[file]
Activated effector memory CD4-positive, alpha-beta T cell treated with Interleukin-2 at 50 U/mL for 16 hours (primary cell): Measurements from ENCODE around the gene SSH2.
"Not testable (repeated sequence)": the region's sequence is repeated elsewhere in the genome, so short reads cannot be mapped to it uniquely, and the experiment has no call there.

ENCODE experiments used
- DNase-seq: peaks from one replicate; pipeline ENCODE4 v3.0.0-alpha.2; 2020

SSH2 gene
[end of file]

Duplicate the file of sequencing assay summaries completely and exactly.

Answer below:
Activated effector memory CD4-positive, alpha-beta T cell treated with Interleukin-2 at 50 U/mL for 16 hours (primary cell): Measurements from ENCODE around the gene SSH2.
"Not testable (repeated sequence)": the region's sequence is repeated elsewhere in the genome, so short reads cannot be mapped to it uniquely, and the experiment has no call there.

ENCODE experiments used
- DNase-seq: peaks from one replicate; pipeline ENCODE4 v3.0.0-alpha.2; 2020

SSH2 gene